Species of Brachylaima Dujardin, 1843 (Brachylaimidae), another genus of fluke, are the main endoparasites of endothermic vertebrates, including birds, mammals, and humans (Butcher and Grove, 2001; Suleman and Khan, 2016). Studies on the intermediate hosts of Brachylaima sp. have not been studied in Uzbekistan. The first and second intermediate hosts in the life cycle of Brachylaima sp. are terrestrial gastropods; first intermediate hosts carry sporocysts and cercariae, and second intermediate hosts carry metacercariae. Infection occurs when the definitive hosts consume raw gastropods containing metacercariae (Kose et al., 2015).

Identification of larval trematodes using classical morphological methods is difficult and requires high levels of expertise. Identifying taxa from larval stages only is often not possible. In order to obtain a diagnostic tool to differentiate larval trematodes, therefore, a molecular approach must be utilized. Among available molecular markers, have investigated specific identifications dicrocoeliid and brachylaima species using sequences of partial 28S and the second internal transcribed spacer of ribosomal DNA (Maurelli et al., 2007; Nakao et al., 2017).

The goal of this study describes with molecular evidences the occurrence of larval trematode and prevalence in gastropods in natural and synanthropic zones Fergana Valley, Uzbekistan.

Materials and methods

Several species of gastropods were collected in the Fergana Valley at AM in rainy day of September and October, 2017. To detect the larval trematodes, collected snails were individually crushed and dissected in a petri dish with 0.85% buffered saline, and the hepatopancreatic portion was mainly observed under a stereomicroscope. Some collected larvae were morphologically observed under a light microscope (ML 2000 microscope, Meiji) (Panin, 1984) and some of them were used in the molecular study (Kuchboev et al., 2017a). Gastropods were collected around Baharstan and vicinity of Kasansay reservoir, Kasansay district (41°14’12.6”N, 71°32’10.1”E), and Govasoy village, Chust district (41°00’00.1”N, 71°13’28.8”E), Namangan region, Fergana Valley, Uzbekistan (Fig. 1). Shells of positive and negative snails were preserved and identified on morphological and morphometric features (Pazilov and Kuchboev, 2017).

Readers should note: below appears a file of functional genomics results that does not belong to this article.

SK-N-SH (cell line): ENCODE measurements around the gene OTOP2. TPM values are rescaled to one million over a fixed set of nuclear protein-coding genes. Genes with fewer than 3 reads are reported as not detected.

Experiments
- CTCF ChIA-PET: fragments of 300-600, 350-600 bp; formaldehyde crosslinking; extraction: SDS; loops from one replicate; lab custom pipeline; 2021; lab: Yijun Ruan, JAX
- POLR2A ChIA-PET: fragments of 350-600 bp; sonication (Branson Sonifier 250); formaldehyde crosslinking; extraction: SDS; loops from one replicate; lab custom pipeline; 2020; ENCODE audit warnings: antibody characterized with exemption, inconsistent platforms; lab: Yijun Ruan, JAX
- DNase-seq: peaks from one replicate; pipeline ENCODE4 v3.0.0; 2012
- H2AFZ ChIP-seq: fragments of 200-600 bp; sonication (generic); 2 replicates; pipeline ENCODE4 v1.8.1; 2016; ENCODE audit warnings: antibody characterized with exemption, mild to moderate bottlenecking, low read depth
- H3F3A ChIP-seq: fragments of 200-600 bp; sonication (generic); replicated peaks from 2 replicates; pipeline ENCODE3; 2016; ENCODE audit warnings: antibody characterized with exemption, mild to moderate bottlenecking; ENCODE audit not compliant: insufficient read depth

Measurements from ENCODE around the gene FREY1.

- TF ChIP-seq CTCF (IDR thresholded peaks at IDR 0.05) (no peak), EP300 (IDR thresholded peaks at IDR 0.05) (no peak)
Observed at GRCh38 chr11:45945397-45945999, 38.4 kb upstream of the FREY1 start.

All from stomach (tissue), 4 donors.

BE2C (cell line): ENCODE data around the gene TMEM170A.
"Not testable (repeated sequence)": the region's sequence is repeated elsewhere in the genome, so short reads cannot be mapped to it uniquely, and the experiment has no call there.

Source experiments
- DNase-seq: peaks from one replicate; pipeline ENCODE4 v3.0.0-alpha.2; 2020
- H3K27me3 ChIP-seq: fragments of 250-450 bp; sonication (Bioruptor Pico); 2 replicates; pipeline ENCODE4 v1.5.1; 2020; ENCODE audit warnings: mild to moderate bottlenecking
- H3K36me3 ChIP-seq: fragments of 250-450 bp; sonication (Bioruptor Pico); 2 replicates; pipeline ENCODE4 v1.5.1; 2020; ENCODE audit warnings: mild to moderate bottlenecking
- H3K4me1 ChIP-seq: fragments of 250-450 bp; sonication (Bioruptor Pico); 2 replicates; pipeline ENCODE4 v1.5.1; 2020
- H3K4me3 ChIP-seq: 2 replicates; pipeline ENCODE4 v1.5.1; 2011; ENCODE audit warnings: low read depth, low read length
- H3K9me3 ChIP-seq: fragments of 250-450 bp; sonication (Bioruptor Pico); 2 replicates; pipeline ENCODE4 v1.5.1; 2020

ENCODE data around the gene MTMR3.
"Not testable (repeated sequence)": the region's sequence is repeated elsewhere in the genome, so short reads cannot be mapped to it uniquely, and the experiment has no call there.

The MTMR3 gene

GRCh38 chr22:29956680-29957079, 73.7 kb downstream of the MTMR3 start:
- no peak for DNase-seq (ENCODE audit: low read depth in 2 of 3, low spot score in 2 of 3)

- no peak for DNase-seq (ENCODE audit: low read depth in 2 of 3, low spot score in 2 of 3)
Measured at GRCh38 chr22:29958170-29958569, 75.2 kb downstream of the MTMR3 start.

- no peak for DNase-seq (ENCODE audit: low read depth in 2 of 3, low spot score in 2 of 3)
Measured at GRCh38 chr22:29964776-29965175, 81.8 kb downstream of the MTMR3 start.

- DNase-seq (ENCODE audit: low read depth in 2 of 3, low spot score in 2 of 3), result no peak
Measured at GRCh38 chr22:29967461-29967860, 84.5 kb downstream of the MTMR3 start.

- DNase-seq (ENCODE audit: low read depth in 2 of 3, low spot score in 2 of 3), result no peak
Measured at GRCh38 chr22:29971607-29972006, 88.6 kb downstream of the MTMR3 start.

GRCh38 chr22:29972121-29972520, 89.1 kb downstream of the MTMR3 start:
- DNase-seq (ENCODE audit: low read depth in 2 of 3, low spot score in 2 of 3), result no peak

Genomic DNA was isolated from individual trematode larvae (cercariae) recovered from host gastropod taxa. Larvae were first rinsed in distilled water, then oven dried at 36°C, after which DNA was extracted using a Qiamp DNA mini kit (Qiagen, Hilden, Germany) following manufacturer instructions. D2 of 28S rDNA PCR (iCycler iQ Real Time PCR BIORAD, USA) amplifications were carried out in 25 μl reactions containing 1 μl of each of C2 primer (5`-GAAAAGAACTTTGRAR-3`) and D2 primer (5`-TCCGTGTTTCAAGACGGG-3`) (Gouy et al., 2001), 1 μl DNA template, 12.5 μl GoTaq Green Master Mix (Promega Corp., USA) and 9.5 μl nuclease-free water; amplification began with an initial denaturation at 94°C for 3 min, followed by 40 cycles at 94°C for 30 sec, 40°C for 1 min, and 68°C for 1 min, and a final extension at 68°C for 10 min. Electrophoresis of amplified DNA fragments was performed on a 1.5% agarose gel, purified using a GenEluteTM PCR Clean-Up Kit (Sigma-Aldrich). Resulting PCR products were directly sequenced in both directions using primers for DNA amplification (Genoscreen, Japan).